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) is a city and former commune situated at the northern end of the Cotentin peninsula in the northwestern French department of Manche.
Cherbourg-en-Cotentin is protected by Cherbourg Harbour, between La Hague and Val de Saire, and the city has been a strategic position over the centuries, disputed between the English and French.
Cited as one of the "keys to the kingdom" by Vauban, it became, by colossal maritime development work, a first-rate military port under the leadership of Louis XVI and Napoleon, and holds an arsenal of the French Navy.
A stopping point for prestigious transatlantic liners in the first half of the 20th century, Cherbourg was the primary goal of US troops during the invasion of Normandy in 1944.
Along with its use as a military, fishing and yachting port, it is also a cross-Channel ferry port, with routes to the English ports of Poole and Portsmouth, the Irish port of Rosslare Harbour and St Helier on Jersey.
Limited by its geographical isolation from being a great commercial port, it is nonetheless an important shipbuilding centre, and a working-class city with a rural hinterland.
On Wednesday, 10 April 1912 the RMS Titanic crossed the English Channel and docked here at pm local time before raising anchor at pm local time and sailing to her final stop Queenstown, Ireland.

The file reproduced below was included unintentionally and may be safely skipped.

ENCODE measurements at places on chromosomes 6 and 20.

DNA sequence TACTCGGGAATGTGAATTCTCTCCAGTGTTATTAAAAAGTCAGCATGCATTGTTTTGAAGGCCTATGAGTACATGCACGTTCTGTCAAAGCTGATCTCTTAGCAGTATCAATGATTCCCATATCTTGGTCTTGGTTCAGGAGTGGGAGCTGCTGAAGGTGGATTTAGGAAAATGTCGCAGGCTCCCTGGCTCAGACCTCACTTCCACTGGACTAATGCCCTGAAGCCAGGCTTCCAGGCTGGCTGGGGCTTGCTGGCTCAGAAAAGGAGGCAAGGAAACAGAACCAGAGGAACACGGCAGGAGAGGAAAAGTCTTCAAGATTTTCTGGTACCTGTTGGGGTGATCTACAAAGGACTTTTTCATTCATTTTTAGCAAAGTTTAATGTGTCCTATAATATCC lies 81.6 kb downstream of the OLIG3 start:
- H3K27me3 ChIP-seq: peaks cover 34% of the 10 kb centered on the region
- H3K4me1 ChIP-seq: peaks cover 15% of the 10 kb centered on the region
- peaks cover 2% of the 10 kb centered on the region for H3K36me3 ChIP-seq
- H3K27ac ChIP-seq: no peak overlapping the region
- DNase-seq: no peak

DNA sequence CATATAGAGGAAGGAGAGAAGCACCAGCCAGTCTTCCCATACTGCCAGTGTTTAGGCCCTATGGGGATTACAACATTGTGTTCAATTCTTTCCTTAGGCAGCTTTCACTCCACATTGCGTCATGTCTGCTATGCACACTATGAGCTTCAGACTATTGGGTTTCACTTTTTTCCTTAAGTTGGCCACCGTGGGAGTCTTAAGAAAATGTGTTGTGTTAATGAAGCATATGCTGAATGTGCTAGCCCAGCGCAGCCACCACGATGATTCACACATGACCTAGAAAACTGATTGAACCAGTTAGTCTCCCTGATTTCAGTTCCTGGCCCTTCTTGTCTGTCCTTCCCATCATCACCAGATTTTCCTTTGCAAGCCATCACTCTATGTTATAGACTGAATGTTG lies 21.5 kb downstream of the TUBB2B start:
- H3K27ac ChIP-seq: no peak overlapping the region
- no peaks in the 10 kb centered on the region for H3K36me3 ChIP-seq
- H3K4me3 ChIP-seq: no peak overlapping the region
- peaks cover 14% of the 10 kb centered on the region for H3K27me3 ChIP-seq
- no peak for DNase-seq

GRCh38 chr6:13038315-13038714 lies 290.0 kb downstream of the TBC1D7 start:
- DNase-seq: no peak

Cherbourg-en-Cotentin is located at the northern tip of the Cotentin Peninsula, in the department of Manche, of which it is a subprefecture.
At the time of the 1999 census the city of Cherbourg had an area of 6.91 square kilometres (2.668 sq mi), while the city of Octeville had an area of 7.35 km to the east and Cap de La Hague to the west, Cherbourg-Octeville is 120 km (75 mi) from the English coast.
Cherbourg and Octeville-sur-Cherbourg once belonged to the deanery of La Hague, delimited by the Divette.
In 1786, a part of Equeurdreville joined Cherbourg, during the construction of the port, and then in 1802, a portion of Octeville.
Since 1811, the "mielles" [dunes] of Tourlaville, commune of the deanery of Saire, are integrated into the Cherbourg territory known as the quarter of Val-de-Saire where the Pasteur Hospital Like all Chantereyne and the area of the Mielles, the Cherbourg territory was reclaimed from the sea.
Built at the level of the sea, the town developed at the foot of the Roule mountain (highest point of the old town) and la Fauconnière.